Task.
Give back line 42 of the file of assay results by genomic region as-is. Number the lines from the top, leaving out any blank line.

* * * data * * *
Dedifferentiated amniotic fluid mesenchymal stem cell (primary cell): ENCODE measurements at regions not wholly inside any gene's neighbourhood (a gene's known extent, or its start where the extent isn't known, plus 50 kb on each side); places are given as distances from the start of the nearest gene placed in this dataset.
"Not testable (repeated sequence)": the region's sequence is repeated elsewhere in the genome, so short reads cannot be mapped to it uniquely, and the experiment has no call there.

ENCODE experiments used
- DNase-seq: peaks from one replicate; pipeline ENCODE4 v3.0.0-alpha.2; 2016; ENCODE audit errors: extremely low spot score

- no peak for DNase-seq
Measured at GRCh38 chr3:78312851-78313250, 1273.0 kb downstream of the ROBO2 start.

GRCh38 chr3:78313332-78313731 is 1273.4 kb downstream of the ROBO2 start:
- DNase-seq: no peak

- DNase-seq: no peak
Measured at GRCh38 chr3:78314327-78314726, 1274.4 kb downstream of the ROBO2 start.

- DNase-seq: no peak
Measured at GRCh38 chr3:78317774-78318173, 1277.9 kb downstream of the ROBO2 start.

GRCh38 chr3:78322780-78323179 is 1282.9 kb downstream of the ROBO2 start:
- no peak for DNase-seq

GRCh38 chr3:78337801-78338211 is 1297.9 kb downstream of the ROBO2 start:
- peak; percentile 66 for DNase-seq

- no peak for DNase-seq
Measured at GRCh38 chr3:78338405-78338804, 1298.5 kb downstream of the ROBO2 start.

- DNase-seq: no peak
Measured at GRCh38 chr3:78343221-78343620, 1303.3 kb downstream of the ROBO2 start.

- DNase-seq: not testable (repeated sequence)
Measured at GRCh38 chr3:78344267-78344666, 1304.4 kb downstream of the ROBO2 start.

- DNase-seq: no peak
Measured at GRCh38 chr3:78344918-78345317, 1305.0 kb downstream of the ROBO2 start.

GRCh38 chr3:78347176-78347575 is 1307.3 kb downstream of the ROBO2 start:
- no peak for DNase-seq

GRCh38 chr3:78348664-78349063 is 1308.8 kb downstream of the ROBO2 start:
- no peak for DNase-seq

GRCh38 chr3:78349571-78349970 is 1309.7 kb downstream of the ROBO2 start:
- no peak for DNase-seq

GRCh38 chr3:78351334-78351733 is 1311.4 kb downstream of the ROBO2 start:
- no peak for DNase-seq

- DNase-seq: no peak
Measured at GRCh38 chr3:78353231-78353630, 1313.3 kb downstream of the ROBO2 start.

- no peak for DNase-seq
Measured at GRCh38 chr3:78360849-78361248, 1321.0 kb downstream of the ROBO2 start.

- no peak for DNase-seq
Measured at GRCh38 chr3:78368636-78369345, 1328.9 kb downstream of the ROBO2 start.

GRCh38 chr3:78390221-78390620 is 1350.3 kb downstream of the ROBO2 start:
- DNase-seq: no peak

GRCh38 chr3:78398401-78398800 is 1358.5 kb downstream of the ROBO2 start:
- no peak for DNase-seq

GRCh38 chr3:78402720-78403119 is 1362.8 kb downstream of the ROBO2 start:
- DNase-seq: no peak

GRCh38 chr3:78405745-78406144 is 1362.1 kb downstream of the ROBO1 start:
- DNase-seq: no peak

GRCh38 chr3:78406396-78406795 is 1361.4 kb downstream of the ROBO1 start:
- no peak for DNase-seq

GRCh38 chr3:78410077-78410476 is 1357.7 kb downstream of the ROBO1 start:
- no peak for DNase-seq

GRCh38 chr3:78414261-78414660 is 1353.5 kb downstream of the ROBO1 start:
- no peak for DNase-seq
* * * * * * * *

- no peak for DNase-seq